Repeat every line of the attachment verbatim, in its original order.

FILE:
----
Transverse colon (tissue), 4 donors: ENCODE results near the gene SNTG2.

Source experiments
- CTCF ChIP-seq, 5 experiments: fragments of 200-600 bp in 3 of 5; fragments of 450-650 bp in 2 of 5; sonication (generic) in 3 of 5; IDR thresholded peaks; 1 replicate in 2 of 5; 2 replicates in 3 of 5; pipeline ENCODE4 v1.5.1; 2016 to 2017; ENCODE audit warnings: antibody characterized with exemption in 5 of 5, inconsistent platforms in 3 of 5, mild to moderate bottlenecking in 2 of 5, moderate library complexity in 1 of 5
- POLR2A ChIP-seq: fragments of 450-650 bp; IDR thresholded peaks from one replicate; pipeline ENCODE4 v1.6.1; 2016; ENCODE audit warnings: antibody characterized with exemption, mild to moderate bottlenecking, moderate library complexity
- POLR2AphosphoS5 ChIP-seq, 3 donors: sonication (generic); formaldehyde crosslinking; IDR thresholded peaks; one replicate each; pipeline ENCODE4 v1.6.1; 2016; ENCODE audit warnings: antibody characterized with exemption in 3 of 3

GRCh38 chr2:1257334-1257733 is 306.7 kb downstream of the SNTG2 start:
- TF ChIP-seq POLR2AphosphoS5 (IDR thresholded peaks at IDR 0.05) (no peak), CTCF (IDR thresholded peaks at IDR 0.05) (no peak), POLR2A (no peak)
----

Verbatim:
Transverse colon (tissue), 4 donors: ENCODE results near the gene SNTG2.

Source experiments
- CTCF ChIP-seq, 5 experiments: fragments of 200-600 bp in 3 of 5; fragments of 450-650 bp in 2 of 5; sonication (generic) in 3 of 5; IDR thresholded peaks; 1 replicate in 2 of 5; 2 replicates in 3 of 5; pipeline ENCODE4 v1.5.1; 2016 to 2017; ENCODE audit warnings: antibody characterized with exemption in 5 of 5, inconsistent platforms in 3 of 5, mild to moderate bottlenecking in 2 of 5, moderate library complexity in 1 of 5
- POLR2A ChIP-seq: fragments of 450-650 bp; IDR thresholded peaks from one replicate; pipeline ENCODE4 v1.6.1; 2016; ENCODE audit warnings: antibody characterized with exemption, mild to moderate bottlenecking, moderate library complexity
- POLR2AphosphoS5 ChIP-seq, 3 donors: sonication (generic); formaldehyde crosslinking; IDR thresholded peaks; one replicate each; pipeline ENCODE4 v1.6.1; 2016; ENCODE audit warnings: antibody characterized with exemption in 3 of 3

GRCh38 chr2:1257334-1257733 is 306.7 kb downstream of the SNTG2 start:
- TF ChIP-seq POLR2AphosphoS5 (IDR thresholded peaks at IDR 0.05) (no peak), CTCF (IDR thresholded peaks at IDR 0.05) (no peak), POLR2A (no peak)